The site is now a car shop and Angels Fancy Dress shop and various bread factories are there.

Scott Hatton
Scott Hatton   
Added: 30 Jun 2017 15:58 GMT   
IP: 217.63.200.50
2:11:10488
Post by Scott Hatton: Borehamwood

I was brought up in Borehamwood - first in Wansford Park and later in Theobald Street.

Irene Smith
Irene Smith   
Added: 30 Jun 2017 15:46 GMT   
IP: 217.63.200.50
2:12:10488
Post by Irene Smith: Keystone Passage, WD6

My mother worked at Keystones in the 1940 before she was married.

She later worked at home which a lot of people did. You would often see people walking around Boreham Wood with boxes filled with piecework for the factory.

LDNnews
LDNnews   
Added: 20 Jul 2018 04:30 GMT   
IP:
3:13:10488
Post by LDNnews: South Kenton
Revealed: Half of robberies across England and Wales take place in London
Londoners are suffering nearly half of all the robberies that take place nationwide in a fresh indication of the surge in violent crime in the capital, official figures revealed today.

https://www.standard.co.uk/news/crime/revealed-half-of-robberies-across-england-and-wales-take-place-in-london-a3891066.html

LDNnews
LDNnews   
Added: 20 Jul 2018 00:40 GMT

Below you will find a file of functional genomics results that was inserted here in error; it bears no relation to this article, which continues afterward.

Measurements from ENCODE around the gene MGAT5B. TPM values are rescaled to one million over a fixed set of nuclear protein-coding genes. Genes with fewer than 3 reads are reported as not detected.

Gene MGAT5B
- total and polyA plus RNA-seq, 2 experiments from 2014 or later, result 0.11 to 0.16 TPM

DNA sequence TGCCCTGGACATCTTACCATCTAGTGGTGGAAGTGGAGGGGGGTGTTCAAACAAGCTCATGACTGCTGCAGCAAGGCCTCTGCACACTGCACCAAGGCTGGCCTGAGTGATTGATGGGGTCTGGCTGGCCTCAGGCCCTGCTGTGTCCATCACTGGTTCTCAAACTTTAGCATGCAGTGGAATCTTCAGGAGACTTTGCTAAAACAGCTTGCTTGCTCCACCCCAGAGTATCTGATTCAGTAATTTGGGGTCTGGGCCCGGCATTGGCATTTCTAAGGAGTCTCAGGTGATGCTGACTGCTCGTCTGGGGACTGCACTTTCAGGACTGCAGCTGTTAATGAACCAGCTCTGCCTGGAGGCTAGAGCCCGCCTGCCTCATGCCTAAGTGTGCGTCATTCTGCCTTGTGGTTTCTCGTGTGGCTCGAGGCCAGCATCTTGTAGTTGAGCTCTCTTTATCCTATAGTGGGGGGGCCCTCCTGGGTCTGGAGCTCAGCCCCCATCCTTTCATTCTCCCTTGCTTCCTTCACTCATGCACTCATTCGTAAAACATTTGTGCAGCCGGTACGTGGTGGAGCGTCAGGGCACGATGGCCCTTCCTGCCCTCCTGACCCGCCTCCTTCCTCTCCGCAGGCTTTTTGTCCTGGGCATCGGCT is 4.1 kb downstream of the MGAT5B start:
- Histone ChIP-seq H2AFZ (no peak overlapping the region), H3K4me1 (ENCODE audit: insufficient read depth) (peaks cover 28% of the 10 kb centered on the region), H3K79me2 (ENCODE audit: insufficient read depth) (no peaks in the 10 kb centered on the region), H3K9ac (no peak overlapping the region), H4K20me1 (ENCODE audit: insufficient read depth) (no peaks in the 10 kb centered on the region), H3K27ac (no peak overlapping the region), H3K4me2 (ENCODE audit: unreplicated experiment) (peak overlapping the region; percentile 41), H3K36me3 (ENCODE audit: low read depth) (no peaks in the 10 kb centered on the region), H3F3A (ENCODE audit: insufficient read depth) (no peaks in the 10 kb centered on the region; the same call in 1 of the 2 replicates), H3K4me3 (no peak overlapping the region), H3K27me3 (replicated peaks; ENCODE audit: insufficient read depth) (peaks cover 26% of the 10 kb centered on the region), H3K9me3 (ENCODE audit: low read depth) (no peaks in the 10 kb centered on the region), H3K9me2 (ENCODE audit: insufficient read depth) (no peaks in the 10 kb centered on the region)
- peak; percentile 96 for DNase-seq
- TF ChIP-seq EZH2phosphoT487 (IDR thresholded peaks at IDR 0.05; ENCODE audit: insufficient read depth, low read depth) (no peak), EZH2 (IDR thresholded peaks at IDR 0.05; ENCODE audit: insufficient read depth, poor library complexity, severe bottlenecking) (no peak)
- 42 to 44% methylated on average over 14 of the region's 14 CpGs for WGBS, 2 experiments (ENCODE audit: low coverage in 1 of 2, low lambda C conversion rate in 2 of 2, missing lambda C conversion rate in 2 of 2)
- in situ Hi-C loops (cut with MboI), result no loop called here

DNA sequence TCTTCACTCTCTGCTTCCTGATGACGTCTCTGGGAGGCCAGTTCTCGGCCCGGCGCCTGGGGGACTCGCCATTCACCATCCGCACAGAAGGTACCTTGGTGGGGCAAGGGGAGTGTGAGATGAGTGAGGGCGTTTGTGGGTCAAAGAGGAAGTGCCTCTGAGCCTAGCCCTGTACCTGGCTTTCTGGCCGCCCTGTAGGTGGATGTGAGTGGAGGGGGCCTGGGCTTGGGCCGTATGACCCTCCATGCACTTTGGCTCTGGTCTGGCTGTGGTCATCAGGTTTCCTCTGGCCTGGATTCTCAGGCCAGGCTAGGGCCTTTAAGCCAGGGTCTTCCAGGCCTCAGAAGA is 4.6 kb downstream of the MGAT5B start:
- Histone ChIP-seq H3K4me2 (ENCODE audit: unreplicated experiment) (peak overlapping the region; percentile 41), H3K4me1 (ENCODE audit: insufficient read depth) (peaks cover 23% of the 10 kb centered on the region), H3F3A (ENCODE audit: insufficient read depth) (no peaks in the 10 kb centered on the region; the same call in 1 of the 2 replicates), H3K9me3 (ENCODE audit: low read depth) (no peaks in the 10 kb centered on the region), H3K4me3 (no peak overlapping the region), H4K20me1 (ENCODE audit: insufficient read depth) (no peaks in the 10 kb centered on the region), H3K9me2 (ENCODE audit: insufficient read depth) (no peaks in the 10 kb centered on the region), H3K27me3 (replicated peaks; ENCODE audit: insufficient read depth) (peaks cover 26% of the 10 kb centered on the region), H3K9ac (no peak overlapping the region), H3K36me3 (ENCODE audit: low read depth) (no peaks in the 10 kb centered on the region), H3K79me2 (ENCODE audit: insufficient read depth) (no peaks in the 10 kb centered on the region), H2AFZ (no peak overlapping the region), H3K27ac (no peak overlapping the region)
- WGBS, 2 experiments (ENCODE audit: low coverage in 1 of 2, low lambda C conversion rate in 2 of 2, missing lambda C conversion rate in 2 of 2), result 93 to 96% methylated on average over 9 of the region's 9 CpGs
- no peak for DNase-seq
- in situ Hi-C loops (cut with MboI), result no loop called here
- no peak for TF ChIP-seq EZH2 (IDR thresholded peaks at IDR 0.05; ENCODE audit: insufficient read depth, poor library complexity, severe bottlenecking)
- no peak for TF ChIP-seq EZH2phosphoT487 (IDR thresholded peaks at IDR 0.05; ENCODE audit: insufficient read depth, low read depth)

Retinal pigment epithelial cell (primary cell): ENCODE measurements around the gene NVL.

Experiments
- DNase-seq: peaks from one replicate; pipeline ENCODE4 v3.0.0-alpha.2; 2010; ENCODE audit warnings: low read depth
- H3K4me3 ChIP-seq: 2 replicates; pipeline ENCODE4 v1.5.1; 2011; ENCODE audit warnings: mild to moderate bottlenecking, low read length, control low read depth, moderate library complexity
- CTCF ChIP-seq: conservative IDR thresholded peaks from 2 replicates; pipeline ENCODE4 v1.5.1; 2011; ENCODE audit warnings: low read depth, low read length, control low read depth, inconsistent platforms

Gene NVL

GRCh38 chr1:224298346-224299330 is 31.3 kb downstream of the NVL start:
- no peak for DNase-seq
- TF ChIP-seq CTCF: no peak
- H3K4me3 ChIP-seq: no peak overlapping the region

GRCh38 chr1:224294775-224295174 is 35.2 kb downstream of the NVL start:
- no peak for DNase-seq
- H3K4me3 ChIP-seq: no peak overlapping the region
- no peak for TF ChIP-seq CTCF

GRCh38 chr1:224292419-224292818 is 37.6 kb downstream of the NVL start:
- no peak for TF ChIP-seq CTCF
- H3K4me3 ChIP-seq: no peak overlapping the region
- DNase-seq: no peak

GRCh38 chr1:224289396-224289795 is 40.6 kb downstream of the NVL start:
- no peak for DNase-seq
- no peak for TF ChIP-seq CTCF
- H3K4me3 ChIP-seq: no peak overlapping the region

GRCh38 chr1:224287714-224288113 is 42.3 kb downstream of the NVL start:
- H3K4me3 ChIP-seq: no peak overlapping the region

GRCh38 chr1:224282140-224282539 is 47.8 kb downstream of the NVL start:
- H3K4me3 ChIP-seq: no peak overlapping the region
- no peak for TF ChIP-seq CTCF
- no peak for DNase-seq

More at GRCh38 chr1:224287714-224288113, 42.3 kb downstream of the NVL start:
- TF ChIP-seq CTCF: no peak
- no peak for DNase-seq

IP:
3:14:10488
Post by LDNnews: Dollis Hill
Street violence: ’For them, using a knife may seem rational’
Behind many recent murders in London are young men who are traumatised and excludedOn the afternoon of 18 April 2016, a Monday, Lewis Elwin was dropped off by a relative in Moyser Road, a residential street in Tooting, south London.The 20-year-olds’ mother and five older siblings were worried about him: they feared he was mixing with the wrong crowd, and doing so at a time when tit-for-tat violence among youth gangs was costing lives.Some can’t even cross the road without putting themselves into a dangerous locationI was sent to a school for bad kids. I had a lot of free time. I got sucked into the group lifestyle, the street lifestyleHe’s a bright boy, but he’s gullible, and he wants to be liked, he wants to be loved Continue reading...